The latest iteration of Marvel’s Defenders is writer Al Ewing’s clearest, most comprehensive love letter yet to classic Kirby comics as well as a masterfully composed culmination and recasting of cosmic Ewing ideas going back to what is still my favorite (non-X-related) Ewing run, Ultimates and Ultimates 2 (specifically drawing most from issues #6 and 100 of the latter title, though we also get a dash of his New Avengers #1-6 with Moridun, Dark Wizard of the Fifth Cosmos). Most immediately, however, the story here spins out of the Al Ewing-written portions of the massively oversized 2019 one-shots Marvel Comics #1000 and 1001, and the reader really should read or reread just those fragments to fully understand what the Masked Raider and Eternity Mask are all about*. (Fortunately, these comics are on Marvel Unlimited!)
Of course, artist extraordinaire Javier Rodriguez has always been riding that Kirby wave, most recently in 2019’s History of the Marvel Universe with Mark Waid and inker Álvaro López, his primary collaborator, when he’s not inking himself as here. He also collaborated once before with Ewing, in 2017’s Royals #8-12, which was definitely Kirby cosmic all the way. As often in the past, he’s also the colorist of Defenders, and color theory plays a surprisingly major role in this pretty darn complex allegory for the evolution of superhero comics.
Happily, yet sadly, the five-issue Defenders is for all its symbolic complexity a very quick read. It’s even more fleeting on the reread, which is wild given the amount of cosmic time covered, but I think this really allows for readers to revel in the visuals. Appropriately, Rodriguez is given equal storytelling credits here—it’s as if Ewing wanted to be sure to get in his mapping of Marvel’s iterative cosmology and reinterpretation of the Defenders brand, in the guise of six reluctant heroes finding different correspondences to the Tarot^ (that reluctance has always been key to this quirky little franchise), and then just let his collaborator run free within those vast parameters.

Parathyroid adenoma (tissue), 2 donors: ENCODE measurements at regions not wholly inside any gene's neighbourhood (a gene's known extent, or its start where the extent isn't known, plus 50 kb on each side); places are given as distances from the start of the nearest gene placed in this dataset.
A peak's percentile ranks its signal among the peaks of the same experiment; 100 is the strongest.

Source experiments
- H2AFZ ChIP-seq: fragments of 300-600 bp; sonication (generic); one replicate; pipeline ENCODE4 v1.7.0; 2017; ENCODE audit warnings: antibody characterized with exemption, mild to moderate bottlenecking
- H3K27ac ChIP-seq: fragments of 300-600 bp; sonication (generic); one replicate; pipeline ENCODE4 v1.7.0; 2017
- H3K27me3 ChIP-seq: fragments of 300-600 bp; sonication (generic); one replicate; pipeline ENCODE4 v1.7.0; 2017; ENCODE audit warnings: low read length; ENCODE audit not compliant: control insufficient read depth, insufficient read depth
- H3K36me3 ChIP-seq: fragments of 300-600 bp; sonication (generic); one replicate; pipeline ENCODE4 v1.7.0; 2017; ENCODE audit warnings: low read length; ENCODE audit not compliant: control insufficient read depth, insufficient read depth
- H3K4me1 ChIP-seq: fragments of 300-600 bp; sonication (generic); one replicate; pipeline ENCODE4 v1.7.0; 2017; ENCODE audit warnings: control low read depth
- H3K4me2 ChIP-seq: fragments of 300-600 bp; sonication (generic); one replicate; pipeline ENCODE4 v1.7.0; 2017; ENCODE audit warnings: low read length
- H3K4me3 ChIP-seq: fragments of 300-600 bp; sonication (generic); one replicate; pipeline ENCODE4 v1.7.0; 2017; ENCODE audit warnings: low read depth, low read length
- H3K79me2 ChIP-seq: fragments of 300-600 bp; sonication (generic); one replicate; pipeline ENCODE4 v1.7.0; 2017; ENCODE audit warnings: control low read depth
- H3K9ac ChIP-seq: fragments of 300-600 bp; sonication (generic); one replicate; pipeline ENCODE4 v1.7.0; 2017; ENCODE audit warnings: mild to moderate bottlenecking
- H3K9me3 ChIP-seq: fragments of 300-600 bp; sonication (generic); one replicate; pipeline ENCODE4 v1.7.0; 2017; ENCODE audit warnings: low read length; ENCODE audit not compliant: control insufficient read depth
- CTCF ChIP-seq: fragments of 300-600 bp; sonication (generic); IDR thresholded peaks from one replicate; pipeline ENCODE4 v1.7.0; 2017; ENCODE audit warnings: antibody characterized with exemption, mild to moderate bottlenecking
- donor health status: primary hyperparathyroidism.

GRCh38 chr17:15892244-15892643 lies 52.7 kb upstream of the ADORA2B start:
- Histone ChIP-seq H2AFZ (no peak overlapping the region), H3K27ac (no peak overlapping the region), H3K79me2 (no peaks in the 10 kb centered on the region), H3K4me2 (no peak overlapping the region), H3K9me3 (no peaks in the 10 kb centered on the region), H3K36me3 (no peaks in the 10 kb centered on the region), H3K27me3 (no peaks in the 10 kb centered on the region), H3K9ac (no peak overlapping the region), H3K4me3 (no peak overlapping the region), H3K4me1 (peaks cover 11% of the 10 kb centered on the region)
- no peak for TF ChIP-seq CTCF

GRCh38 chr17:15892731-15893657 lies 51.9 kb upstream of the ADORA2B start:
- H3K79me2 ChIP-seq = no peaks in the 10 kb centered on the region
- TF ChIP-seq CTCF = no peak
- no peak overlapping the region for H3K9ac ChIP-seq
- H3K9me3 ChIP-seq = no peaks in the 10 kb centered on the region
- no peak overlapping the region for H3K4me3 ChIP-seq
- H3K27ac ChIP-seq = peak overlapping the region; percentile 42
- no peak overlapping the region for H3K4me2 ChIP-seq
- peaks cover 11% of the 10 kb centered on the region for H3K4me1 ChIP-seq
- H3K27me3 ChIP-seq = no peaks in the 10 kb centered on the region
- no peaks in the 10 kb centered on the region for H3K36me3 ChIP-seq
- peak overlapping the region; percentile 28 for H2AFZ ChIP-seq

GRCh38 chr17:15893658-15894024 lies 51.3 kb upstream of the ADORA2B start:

In fact, I love this series most for the fact that it sees Rodriguez coming definitively into his own following equally cosmic work in his pop-’60s signature style in 2017’s Doctors Strange and the Sorcerers Supreme and the aforementioned History of the Marvel Universe. (Appropriately enough, next up for him is Reckoning War tie-in Trial of the Watcher with Dan Slott, allowing him to draw Galactus again after rendering him in Defenders as wee baby Galan.)